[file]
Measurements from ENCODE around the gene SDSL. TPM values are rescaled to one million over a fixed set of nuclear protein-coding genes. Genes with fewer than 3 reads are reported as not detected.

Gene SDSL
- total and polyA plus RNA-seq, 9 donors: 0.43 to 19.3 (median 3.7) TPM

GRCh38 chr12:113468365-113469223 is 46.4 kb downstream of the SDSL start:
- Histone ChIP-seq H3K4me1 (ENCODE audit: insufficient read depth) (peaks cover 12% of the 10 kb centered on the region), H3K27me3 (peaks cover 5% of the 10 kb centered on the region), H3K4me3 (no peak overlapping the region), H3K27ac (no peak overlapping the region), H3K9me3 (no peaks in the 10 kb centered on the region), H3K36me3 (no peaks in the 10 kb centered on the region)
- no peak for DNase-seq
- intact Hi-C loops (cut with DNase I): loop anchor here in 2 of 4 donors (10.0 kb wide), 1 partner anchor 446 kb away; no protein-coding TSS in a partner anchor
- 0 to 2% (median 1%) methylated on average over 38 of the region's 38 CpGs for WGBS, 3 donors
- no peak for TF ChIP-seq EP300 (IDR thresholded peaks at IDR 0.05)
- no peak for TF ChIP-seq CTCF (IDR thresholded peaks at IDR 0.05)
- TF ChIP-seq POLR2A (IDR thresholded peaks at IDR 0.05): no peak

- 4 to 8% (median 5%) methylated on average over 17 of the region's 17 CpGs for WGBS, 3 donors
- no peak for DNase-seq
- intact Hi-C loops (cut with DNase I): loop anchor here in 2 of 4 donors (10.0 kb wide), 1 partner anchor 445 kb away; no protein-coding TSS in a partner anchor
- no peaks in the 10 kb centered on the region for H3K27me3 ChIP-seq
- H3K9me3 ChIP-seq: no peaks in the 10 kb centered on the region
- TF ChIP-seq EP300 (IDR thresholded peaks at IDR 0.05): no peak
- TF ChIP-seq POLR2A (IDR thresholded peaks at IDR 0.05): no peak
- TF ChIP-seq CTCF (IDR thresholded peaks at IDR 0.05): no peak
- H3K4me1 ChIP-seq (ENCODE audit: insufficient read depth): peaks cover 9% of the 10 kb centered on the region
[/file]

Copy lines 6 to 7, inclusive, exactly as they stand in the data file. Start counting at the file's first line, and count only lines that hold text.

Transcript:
- no peak for DNase-seq
- intact Hi-C loops (cut with DNase I): loop anchor here in 2 of 4 donors (10.0 kb wide), 1 partner anchor 446 kb away; no protein-coding TSS in a partner anchor